It’s probably not a very cutting edge thing to say in today’s fast paced world of horticulture. But I’ll say it anyway. I’m still a sucker for lilies. This includes both daylilies as well as oriental and asian lilies.
When I first began gardening, a friend of mine brought over a huge bucket of daylilies and advised me to plant them in the sun. Needless to say, they took off with abandon! The thing I love most about daylilies….besides the fact that they fill in huge patches of empty space readily, complement practically any plants with which they are paired, come in a wide array of colors and continue to bloom endlessly (as long as the dead stalks are removed)….is that they can be planted anywhere. I truly mean that. When I first started planting them in partial shade and then onward into deep shade, I wondered what would happen. Well, I’ve never been let down! Regardless of the soil, moisture or sun/shade conditions, these stalwarts of the garden add a richness and glory to practically any garden I’ve ever seen.
In doing a bit of reading about daylilies, I was surprised to discover that it is a genus of only 13-15 species . But what really took me by surprise is that Hemerocallis has over 50,000 named cultivars. I remember when I first saw a red daylily, I thought that it was unusual and a bit ‘avant garde’. I had been used to the pale peaches, crisp yellows and tangerine shades of ‘Stella de Oro’. But whoever thought that we would be privy to daylilies with palettes that include soft pinks and lavenders? One of my favorites, ‘Catherine Woodbury’, is described by Alan Russell of Russell Gardens as ‘orchid lavender-pink with a lime green throat’. It is an absolutely divine perennial that looks breathtaking with burgundy leaved plants.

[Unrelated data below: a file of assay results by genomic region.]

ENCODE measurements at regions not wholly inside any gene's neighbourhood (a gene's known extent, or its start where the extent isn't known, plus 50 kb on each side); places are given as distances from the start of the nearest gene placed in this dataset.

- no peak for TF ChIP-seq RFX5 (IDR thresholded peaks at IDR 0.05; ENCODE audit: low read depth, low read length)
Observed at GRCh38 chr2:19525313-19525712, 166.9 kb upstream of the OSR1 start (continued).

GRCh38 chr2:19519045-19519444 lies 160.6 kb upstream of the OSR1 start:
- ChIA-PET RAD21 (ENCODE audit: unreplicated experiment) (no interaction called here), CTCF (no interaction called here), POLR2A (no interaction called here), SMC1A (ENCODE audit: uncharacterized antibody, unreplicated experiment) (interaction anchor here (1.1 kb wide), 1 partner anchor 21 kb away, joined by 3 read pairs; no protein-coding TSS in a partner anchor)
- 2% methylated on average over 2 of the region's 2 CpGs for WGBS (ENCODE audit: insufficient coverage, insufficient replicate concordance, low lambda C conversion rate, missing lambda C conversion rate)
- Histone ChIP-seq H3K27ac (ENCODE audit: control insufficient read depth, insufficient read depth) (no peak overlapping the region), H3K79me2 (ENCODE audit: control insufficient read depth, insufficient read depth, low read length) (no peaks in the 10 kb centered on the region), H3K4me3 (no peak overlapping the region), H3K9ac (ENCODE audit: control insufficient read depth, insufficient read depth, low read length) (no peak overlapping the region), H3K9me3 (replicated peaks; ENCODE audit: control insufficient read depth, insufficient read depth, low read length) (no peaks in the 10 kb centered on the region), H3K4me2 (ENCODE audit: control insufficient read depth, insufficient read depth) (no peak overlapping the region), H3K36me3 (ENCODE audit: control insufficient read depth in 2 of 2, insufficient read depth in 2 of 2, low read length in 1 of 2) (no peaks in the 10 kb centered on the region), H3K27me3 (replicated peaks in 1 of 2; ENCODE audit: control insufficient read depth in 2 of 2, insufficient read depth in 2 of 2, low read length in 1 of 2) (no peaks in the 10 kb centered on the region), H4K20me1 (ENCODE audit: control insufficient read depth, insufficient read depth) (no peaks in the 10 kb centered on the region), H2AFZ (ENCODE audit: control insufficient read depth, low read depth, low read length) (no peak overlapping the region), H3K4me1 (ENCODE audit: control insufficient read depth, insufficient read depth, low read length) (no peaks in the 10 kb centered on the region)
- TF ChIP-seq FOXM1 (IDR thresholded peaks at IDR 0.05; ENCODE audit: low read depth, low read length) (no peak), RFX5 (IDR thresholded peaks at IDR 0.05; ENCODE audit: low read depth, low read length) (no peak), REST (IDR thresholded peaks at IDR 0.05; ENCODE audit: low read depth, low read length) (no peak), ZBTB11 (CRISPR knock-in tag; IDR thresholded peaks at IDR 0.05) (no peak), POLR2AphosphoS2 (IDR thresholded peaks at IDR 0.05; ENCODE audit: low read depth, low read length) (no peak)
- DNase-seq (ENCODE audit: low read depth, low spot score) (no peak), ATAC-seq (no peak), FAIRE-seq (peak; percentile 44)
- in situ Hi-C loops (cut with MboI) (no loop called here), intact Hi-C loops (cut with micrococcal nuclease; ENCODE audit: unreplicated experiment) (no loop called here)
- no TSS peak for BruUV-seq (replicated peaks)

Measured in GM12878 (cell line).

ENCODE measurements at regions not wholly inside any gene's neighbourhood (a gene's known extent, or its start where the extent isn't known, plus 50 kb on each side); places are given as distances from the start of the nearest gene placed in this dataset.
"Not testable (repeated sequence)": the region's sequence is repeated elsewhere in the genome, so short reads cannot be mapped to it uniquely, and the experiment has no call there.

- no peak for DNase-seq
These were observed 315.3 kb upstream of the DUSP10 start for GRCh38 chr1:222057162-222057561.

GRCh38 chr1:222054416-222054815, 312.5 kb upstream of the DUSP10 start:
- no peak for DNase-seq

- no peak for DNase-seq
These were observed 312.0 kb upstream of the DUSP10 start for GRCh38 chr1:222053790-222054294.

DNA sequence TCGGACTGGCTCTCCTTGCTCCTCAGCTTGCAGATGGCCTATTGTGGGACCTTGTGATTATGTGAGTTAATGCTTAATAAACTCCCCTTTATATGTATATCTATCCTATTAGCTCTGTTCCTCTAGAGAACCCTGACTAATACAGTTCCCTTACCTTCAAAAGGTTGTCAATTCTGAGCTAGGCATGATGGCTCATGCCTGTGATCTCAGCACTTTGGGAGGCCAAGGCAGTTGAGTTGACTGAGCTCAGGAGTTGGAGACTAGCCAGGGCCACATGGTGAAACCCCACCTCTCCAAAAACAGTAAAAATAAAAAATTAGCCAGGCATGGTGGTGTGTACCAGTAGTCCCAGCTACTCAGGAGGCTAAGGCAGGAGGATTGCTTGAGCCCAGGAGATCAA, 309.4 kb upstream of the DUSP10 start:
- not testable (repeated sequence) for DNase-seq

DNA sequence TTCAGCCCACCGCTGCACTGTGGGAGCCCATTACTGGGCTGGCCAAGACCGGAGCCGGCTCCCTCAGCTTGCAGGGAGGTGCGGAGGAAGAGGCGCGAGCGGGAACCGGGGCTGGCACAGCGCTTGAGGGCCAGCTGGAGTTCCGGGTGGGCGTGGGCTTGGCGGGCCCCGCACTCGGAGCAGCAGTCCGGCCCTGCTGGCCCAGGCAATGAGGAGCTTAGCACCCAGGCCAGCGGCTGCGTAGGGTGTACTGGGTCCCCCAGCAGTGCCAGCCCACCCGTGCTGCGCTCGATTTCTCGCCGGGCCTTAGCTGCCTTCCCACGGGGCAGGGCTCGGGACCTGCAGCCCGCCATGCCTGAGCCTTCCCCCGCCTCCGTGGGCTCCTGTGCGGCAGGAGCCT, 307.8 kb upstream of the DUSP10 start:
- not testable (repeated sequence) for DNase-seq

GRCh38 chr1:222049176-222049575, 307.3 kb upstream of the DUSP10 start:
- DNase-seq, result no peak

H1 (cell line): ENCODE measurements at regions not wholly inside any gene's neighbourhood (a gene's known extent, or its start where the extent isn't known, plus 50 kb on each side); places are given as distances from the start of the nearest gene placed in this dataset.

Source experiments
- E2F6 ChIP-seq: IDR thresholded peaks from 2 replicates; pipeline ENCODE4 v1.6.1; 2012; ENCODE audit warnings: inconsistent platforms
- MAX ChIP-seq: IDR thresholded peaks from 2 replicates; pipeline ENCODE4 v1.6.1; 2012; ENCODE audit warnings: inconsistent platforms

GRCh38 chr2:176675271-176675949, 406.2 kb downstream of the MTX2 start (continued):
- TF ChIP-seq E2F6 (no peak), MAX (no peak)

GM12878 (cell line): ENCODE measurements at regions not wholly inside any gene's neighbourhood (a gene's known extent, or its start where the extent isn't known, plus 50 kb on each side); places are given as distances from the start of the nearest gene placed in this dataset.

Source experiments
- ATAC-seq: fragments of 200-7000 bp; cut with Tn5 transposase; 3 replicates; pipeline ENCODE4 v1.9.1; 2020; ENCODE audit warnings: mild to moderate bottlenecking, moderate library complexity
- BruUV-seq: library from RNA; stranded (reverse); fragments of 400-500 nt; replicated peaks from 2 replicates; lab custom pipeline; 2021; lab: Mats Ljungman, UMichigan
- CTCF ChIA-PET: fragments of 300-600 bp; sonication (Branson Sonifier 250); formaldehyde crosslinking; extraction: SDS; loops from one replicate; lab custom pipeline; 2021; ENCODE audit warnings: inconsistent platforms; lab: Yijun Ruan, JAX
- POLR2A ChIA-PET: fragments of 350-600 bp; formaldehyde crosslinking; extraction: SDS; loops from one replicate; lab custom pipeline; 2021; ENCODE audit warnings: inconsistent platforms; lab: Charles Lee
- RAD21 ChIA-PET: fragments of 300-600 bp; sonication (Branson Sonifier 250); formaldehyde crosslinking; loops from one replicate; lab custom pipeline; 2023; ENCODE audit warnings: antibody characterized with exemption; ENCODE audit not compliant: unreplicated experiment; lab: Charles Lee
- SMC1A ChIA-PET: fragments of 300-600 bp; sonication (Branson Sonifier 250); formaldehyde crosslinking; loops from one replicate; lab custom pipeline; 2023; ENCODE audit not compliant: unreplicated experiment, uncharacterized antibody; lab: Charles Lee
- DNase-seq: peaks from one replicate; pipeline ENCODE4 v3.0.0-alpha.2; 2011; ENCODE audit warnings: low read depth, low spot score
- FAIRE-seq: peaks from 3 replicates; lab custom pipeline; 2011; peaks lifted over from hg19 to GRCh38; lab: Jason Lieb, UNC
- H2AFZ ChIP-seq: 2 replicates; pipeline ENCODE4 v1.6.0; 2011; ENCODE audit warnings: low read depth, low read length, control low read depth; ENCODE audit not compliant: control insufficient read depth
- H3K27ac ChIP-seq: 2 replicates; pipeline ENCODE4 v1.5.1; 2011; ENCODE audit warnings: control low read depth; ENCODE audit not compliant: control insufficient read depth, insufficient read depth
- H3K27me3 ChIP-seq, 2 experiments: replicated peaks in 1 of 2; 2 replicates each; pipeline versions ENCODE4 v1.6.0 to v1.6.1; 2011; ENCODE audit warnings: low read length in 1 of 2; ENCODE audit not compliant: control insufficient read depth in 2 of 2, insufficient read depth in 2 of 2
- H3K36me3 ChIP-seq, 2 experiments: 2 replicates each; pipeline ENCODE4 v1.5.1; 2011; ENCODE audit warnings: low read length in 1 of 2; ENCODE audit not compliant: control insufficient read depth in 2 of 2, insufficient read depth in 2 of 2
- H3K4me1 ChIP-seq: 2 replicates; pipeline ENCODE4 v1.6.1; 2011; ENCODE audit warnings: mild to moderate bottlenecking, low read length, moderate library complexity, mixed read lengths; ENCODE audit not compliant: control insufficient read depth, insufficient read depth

When it comes to Lilies (Lilium), I don’t know remember which ones I order from year to year. All I know is that when I start perusing Brent and Becky’s Bulb catalogue, I invariably end up putting some check marks next to more than a few varieties of lilies. I ultimately purchase whatever colors I am most focused on accentuating in my garden that year.
This year, I bought ‘Boogie Woogie’, an Oriental/Trumpet lily which is described as creamy. But I would call it pale yellow. It can be treated as a ‘basic’ color in the garden, able to be positioned in a vignette with plants of any color. Although it may be unconventional, I like to position the tall lilies closer to the front of a border. Because they have such a lean stature, they can afford to be ‘in your face’, especially with the scent that they offer as one walks past them. When they are in full bloom, they deserve to get all the attention that they crave!
I also chose another Oriental/Trumpet called ‘Red Hot’ this spring. In the catalogue, either Brent or Becky describe it as not being red at all but as ‘HOT’, the color of a really hot, glowing fire. Well, I’ve got to tell you that my ‘Red Hot’ lilies certainly are not hot. BUT they are dreamy and lovely.
So, the next time you’re at your nursery and you give a yawn as you quickly pass by the classic, enduring daylilies and rush on to check out the latest ‘must have’ perennials, take a few moments to reflect what will serve your garden best in the long run. I bet at least some of the time that lilies or daylilies will end up in your cart.
And for those of you who are daylily or lily lovers, send us links to any photos that you’ve compiled of your collection so that others can get on to your site to see your beauties.